The profits and concentration of market power in the industrial North mirror the import dependence, food deficits and the loss of control over food systems in the global South. Fifty years ago, developing countries had yearly agricultural trade surpluses of $1 billion. Today, after decades of development and the global expansion of the industrial agrifoods complex, the Southern food deficit has ballooned to U.S.$11 billion/year (FAO 2004). The cereal import bill for Low Income Food Deficit Countries reaching over U.S.$ 38 billion in 2007/2008 (De Schutter 2008). The FAO predicts it will grow to $50 billion by 2030.
Instead of teaching poor countries to fish, so to speak, we are selling them the fish with the hook still in its mouth.
That hook infers dependence, but there is also another catch: depleted resources. Biotechnology as it is used right now cannot be sustainable. It relies heavily on three things that are waning: surplus water, cheap oil and a stable climate. As much as biotech proponents claim their technologies could be used for sustainable aims, we don’t have decades to wait while the technology is perfected. And what if it is never perfected? In addition, in putting all of our eggs in one basket with biotech, the problem is misrepresented, and solutions that are already out there are being ignored.
It seems, therefore, that the only real solution to hunger is to transform the food system from the ground up. In Africa, 80% of the population is rural, and there are 33 million small farms (those farming less than 2 hectares), which produce 90% of the continent’s food (Patel and Giménez, 2009). Why don’t we, then, instead of promoting an intensive agriculture that is ruining our environment, our health and is lining the pockets of a few corporations, increase aid to agriculture? There is plenty of fertile land in Africa, much of which is being snatched up in massive land grabs by the Chinese and other countries foreseeing their own imminent food insecurity. Perhaps its time to invest in agriculture for Africans, before it’s too late.
This was the recommendation of the International Assessment of Agricultural Knowledge Science, and Technology for Development, or IAASTD, which was a joint project of the World Bank, FAO and UNDP that determined in 2008 that a complete overhaul of the food system was necessary. 61 countries signed onto the findings of the panel. Patel and Gimenez sum up the IAASTD thusly:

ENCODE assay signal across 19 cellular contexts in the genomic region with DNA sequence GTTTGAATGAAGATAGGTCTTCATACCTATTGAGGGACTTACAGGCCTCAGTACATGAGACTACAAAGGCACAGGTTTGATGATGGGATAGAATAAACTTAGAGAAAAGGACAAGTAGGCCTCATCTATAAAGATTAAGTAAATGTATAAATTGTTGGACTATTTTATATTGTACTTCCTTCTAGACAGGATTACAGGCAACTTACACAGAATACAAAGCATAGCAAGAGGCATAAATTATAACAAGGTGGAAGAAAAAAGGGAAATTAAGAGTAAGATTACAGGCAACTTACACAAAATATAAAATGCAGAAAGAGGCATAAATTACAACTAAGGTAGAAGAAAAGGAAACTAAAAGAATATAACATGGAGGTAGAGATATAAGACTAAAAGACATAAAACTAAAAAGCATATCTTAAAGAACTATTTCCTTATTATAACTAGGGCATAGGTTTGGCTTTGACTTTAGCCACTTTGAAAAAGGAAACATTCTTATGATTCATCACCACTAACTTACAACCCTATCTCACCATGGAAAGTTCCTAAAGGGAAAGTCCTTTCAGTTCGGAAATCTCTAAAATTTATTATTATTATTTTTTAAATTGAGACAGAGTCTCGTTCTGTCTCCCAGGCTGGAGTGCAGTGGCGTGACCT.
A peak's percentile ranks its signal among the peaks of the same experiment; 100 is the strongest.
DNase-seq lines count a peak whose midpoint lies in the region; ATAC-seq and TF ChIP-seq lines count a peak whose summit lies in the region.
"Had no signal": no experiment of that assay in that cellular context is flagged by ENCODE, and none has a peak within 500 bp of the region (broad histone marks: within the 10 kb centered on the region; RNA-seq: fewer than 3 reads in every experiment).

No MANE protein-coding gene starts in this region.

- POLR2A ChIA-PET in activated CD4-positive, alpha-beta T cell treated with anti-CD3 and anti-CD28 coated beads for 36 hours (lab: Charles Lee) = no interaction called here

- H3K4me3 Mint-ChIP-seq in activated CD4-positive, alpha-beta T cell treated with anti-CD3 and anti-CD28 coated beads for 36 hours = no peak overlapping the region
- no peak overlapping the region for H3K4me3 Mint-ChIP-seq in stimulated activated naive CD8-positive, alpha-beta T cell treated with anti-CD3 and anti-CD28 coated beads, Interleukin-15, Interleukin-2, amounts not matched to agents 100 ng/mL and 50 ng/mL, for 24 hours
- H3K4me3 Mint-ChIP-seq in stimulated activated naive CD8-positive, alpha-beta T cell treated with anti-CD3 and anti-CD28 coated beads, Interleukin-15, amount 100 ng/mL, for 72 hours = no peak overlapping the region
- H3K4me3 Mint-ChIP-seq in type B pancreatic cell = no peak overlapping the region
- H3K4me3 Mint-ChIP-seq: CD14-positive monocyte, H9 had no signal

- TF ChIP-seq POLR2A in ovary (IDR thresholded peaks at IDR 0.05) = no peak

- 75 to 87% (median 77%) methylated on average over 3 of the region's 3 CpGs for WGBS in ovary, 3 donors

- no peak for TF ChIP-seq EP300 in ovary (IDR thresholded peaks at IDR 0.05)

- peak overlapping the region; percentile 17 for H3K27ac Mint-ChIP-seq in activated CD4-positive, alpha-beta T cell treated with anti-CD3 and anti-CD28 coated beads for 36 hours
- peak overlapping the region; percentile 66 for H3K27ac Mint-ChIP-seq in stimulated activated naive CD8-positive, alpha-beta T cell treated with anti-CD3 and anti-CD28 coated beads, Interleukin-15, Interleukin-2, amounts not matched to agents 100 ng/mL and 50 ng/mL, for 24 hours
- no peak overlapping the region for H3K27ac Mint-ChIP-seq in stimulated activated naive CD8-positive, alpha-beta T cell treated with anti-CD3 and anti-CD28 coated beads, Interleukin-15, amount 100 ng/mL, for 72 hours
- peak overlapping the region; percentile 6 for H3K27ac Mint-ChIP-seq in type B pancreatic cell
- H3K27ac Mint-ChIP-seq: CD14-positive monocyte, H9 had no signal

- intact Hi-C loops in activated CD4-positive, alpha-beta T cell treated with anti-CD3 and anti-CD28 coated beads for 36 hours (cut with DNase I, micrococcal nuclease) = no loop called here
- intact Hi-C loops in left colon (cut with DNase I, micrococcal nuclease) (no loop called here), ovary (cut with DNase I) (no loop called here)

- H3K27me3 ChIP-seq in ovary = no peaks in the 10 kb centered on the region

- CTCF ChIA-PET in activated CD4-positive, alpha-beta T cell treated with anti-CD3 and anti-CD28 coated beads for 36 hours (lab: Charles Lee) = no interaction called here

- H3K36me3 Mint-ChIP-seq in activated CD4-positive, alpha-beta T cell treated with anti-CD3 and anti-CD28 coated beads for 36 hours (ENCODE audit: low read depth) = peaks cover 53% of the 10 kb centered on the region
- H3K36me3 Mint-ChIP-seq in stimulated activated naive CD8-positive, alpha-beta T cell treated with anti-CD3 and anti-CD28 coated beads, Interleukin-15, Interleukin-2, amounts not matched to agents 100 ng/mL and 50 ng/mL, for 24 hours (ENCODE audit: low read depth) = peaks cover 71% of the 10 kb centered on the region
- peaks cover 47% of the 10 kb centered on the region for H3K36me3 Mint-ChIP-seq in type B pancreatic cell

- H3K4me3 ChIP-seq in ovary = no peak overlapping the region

IAASTD’s four-year analytical exercise started with a collective framing of the core problems of hunger and environmental destruction. Scientists then identified and evaluated the most appropriate actions and solutions to these problems, locally, nationally and internationally.
The IAASTD team found that the limiting factors to production, equitable distribution and environmental sustainability were overwhelmingly social, rather than technological in nature. Further, many proven agroecological practices for sustainable production increases were already widespread across the global South, but unable to scale up because they lacked a supportive trade, policy, and institutional environment. This is why IAASTD recommends improving the conditions for sustainable agriculture, rather than just coming up with technological fixes.
Somehow this gets swept under the rug of policy in the US. But if we are committed to actually helping, it would behoove Secretary Clinton, and others in this administration, to read the findings of the IAASTD and consider it before making policy.
Again, from Patel and Giménez:
Who improves African agriculture, how, under what agreements and by what means, will determine whether the efforts to end hunger in Africa succeed or fail. Lack of attention to these issues runs the risk that the long-overdue support to African agriculture will be used as prop for a flawed global food system when what is needed is a thorough transformation of agriculture.
Will Africans be a cog in our capitalist machine, or will we follow through with our promises to end hunger?